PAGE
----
Here’s my response to the planning application consultation for 34 North Hinksey Lane.
In it, I state that I believe the fact that the last decision was quashed by judicial review shouldn’t be a consideration for planning committee members this time. I suggest that officers shouldn’t use it nor accept it as a relevant argument to the approval of this one. I strongly believe that, in the interests of fair play, we start from a clean slate.
My previous comments from March 2014 still apply. I write as the local member for Botley & Sunningwell ward.
The fact that this application has reached planning committee for the third time is irrelevant to the committee’s consideration of this one. In order to be fair, that fact should be not in the officers’ report to committee and should be refuted anywhere it comes up as an argument in this application. (I understand committee members rarely read the consultation comments, so I should be safe in mentioning it here).
This is a new application, with a new planning officer, and a (somewhat) new planning committee. In fact, a good case could be made for excusing from planning committee any member who was present for the site visit that resulted in the quashing of the previous decision by the court.
I’m studying the plans, trying to envision what this development will look like when complete, and how it will affect the streetscape. I can’t exactly imagine it; applicants have previously declared their intention to put angled solar panels on the roof. That’s a fine green thing to do. But it will raise the profile of the building and make it taller than its neighbours. How much taller will the solar panels make it?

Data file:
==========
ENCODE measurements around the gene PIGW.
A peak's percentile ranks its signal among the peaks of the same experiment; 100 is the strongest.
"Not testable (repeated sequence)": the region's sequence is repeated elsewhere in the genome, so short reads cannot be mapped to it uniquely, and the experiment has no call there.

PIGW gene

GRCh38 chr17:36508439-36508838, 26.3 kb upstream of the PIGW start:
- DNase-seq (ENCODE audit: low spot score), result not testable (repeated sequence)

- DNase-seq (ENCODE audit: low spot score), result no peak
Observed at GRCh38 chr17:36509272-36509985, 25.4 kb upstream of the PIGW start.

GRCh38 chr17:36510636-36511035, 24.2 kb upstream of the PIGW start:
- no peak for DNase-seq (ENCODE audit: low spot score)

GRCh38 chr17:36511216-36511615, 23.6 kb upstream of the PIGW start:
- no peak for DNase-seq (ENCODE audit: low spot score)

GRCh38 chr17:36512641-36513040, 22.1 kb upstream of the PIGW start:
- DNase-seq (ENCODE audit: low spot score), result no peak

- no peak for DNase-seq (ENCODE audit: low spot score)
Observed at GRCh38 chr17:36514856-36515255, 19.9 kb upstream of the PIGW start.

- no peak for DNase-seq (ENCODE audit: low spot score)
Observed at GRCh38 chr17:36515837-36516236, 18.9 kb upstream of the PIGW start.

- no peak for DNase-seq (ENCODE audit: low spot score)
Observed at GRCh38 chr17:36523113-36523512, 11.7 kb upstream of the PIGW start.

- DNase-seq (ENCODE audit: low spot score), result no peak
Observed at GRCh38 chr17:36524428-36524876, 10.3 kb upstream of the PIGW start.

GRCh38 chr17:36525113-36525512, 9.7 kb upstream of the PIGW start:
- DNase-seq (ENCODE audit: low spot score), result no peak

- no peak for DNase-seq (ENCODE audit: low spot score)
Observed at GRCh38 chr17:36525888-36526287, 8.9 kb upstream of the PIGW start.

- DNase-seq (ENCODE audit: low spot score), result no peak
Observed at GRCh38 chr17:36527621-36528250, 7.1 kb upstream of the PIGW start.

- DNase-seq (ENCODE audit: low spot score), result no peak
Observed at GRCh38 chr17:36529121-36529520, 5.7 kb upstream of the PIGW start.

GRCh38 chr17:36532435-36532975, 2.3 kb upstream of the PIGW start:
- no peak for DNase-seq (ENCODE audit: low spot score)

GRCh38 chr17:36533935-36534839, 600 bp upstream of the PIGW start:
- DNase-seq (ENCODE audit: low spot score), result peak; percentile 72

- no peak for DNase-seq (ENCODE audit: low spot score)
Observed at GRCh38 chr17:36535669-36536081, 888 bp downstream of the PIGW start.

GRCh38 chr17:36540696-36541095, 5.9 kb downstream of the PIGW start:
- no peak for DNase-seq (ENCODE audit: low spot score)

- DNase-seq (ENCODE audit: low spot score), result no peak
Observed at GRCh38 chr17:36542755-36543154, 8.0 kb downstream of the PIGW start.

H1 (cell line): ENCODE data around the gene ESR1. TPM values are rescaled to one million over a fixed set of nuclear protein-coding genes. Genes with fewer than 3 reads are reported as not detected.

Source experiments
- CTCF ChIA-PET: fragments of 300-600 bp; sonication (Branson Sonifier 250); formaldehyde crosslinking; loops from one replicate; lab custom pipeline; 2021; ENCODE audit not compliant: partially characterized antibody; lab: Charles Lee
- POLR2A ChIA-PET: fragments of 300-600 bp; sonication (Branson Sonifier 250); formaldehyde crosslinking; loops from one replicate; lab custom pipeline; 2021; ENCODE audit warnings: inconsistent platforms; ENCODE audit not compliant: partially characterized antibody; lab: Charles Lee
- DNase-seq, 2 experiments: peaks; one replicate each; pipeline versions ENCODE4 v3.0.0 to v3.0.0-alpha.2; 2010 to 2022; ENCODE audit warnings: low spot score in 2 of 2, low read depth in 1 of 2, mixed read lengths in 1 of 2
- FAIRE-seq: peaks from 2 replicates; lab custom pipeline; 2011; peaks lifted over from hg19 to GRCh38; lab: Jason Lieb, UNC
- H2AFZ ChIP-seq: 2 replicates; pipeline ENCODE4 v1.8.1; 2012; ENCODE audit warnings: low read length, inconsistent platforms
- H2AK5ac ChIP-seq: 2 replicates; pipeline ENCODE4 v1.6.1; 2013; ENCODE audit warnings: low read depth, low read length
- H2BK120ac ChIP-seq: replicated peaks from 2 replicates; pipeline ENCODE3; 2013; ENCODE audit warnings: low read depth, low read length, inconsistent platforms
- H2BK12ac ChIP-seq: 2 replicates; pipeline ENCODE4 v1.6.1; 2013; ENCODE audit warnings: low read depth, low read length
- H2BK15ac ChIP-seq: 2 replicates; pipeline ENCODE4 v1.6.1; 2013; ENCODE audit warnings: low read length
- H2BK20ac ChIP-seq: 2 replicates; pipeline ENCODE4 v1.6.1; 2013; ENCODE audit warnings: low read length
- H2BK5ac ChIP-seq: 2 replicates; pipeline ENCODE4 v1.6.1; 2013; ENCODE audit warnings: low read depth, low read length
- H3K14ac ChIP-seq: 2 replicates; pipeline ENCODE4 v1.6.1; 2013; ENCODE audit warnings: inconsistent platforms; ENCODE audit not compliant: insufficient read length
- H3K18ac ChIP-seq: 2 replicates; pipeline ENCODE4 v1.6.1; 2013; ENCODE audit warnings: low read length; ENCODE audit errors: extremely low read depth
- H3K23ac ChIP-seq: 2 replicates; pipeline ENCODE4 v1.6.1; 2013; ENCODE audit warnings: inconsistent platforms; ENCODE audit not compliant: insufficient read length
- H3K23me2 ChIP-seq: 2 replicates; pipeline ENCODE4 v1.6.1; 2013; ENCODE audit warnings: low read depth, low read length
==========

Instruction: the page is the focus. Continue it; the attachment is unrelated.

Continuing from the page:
Approvals in the area over recent years have brought a mishmash of design styles and quality to North Hinksey, and not all to our benefit. We have faux art-deco flats on Yarnells Hill, modern and boxy flats on West Way that loom over the neighbouring bungalow, and three storeys of flats where residents’ balconies overlook the A34 from a few meters away. This is not evidence of quality mixed neighbourhoods. It’s evidence of lack of vision and decision making to support development that improves the quality of an area. The more Vale allows applications for design that doesn’t respond to the character of the area, the more these outliers are used as precedent to propose even more of them.